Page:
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The role of processed nerve allograft in peripheral nerve surgery

 Birmingham Hand Centre, Queen Elizabeth Hospital Birmingham, Birmingham, UK

Correspondence Address:
Amit Nijran,
Queen Elizabeth Hospital Birmingham, Mindelsohn Way Edgbaston, B15 2GW Birmingham
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Source of Support: None, Conflict of Interest: None

DOI: 10.4103/jmsr.jmsr_86_18

Objective: Peripheral nerve surgery involves the direct repair of peripheral nerves after trauma, reconstruction of nerve gaps and the management of painful nerve conditions such as end neuroma. There are a variety of situations where direct microsurgical repair is not possible or not the preferred option. Processed nerve allograft (PNA) offers a bespoke solution in the management of nerve gaps without the morbidity associated with autografts. Methods: A prospective database was populated for patients having nerve allograft implantation in the management of peripheral nerve injury. Results: Between July 2015 and November 2018 (40 months), 62 nerves in 45 patients were treated with AVANCE® PNA at the Birmingham Hand Centre at the Queen Elizabeth Hospital, Birmingham, UK. The mean age at implantation was 43 (range 16–77). Digital nerve reconstruction formed 50% of the total nerve repairs. Indications were 20 digital neuroma reconstructions, 13 neuromas after amputation, 20 traumatic injuries with nerve tissue loss, 8 delayed presentation after trauma, 3 contraindications to general anaesthesia, 4 insufficient autografts, 1 failed autograft and 3 tumour reconstructions. Conclusion: AVANCE® PNA is a useful tool in the reconstruction of peripheral nerve injury and the management of painful neuromas. An absolute indication is the management of painful neuromas in sensitised patients where avoidance of an additional site of neuropathic pain at a donor site is an important consideration. In digital neuroma management, there is good evidence to support use with equivalent efficacy to autologous sensory nerve grafts of a similar length.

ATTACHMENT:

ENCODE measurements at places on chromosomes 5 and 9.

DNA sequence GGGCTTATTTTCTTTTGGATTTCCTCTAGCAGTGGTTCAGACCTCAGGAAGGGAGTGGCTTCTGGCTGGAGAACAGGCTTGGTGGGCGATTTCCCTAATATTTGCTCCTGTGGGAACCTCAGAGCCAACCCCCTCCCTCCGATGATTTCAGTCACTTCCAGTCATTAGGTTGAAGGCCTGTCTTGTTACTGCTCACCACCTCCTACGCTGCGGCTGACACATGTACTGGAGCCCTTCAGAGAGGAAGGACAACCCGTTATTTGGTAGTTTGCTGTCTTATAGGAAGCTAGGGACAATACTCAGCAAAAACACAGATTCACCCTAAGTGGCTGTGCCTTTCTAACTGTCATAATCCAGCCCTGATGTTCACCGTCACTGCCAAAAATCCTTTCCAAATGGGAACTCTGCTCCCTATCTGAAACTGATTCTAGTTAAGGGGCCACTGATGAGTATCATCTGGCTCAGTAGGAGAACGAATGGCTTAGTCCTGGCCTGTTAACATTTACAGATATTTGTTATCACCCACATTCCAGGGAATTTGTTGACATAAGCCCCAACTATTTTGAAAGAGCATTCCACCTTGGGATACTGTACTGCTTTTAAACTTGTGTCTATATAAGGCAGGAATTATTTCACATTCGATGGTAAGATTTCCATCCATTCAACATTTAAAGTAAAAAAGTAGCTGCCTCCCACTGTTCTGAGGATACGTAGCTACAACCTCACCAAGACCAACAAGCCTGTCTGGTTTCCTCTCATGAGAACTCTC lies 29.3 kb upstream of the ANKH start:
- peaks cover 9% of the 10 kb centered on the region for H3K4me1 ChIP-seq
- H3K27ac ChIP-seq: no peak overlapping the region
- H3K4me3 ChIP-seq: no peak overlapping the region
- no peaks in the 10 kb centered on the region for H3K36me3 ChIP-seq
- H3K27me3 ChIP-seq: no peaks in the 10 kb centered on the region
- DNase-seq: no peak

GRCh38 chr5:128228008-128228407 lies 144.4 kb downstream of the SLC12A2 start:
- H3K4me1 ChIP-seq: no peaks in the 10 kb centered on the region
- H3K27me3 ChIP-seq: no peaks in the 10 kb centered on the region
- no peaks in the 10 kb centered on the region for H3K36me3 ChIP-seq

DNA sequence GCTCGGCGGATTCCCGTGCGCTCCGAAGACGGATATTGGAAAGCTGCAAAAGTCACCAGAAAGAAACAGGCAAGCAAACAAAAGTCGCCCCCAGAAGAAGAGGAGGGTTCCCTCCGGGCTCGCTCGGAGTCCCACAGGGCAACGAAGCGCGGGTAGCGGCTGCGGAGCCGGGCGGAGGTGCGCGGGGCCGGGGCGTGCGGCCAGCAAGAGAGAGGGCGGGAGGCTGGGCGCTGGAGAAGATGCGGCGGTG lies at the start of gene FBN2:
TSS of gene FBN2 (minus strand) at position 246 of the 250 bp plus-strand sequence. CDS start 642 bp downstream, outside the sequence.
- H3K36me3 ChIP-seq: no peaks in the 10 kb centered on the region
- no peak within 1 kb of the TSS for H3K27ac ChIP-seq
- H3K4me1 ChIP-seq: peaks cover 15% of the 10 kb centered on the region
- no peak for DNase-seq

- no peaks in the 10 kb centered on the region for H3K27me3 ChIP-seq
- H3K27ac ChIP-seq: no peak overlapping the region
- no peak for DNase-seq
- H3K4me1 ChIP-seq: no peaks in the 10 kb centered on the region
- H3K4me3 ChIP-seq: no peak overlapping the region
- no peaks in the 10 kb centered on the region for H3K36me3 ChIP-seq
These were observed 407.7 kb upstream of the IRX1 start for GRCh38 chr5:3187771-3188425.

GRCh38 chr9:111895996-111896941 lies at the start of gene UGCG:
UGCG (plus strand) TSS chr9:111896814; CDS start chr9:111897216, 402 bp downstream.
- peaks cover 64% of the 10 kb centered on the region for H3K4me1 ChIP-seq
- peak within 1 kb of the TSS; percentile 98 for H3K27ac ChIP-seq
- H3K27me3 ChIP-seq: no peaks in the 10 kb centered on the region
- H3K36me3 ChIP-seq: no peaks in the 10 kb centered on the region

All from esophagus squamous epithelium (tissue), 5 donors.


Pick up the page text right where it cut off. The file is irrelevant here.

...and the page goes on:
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    -  Challoner TJ
    -  Jordaan P
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